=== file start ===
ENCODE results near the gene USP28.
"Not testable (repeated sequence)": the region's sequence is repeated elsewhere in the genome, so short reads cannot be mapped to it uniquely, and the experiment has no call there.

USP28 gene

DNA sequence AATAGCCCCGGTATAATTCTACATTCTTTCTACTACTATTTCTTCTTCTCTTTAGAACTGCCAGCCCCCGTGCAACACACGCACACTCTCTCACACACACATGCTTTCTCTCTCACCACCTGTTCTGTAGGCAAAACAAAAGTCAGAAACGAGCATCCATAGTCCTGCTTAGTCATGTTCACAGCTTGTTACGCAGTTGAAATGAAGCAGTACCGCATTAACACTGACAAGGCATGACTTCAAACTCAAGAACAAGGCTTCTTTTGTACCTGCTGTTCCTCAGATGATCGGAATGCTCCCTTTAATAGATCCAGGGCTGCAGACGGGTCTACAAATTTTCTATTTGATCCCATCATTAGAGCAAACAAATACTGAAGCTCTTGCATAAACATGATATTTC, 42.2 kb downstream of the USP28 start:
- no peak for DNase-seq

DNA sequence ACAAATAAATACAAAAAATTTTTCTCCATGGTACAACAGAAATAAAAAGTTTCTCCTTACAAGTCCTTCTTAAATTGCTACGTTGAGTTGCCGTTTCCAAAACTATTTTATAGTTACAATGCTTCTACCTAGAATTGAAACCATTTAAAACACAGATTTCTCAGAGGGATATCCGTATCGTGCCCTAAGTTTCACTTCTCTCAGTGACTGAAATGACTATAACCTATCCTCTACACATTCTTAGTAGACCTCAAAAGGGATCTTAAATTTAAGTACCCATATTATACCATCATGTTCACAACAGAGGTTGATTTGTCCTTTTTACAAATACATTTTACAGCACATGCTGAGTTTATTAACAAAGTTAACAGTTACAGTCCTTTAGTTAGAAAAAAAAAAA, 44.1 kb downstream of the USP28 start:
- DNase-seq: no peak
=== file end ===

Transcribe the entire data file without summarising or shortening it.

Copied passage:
ENCODE results near the gene USP28.
"Not testable (repeated sequence)": the region's sequence is repeated elsewhere in the genome, so short reads cannot be mapped to it uniquely, and the experiment has no call there.

USP28 gene

DNA sequence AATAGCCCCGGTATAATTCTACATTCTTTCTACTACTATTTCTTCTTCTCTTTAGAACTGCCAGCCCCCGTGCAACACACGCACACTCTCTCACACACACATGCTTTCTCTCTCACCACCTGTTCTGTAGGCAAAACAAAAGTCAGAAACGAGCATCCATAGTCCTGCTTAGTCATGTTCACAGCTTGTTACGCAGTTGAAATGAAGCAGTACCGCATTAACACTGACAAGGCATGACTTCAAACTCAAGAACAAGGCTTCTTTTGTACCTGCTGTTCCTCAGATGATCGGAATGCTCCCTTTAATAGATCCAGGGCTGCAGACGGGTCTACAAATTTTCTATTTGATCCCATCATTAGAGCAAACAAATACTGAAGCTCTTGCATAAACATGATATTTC, 42.2 kb downstream of the USP28 start:
- no peak for DNase-seq

DNA sequence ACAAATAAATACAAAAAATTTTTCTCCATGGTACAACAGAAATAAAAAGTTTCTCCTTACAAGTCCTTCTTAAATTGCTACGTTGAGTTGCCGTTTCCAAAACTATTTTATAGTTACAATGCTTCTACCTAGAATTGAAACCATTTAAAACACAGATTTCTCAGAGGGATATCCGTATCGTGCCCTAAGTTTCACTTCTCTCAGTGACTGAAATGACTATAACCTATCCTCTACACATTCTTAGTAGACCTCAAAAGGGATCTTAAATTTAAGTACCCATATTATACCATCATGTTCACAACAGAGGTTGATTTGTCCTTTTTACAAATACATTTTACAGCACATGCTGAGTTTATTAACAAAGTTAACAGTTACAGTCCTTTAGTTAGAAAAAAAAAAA, 44.1 kb downstream of the USP28 start:
- DNase-seq: no peak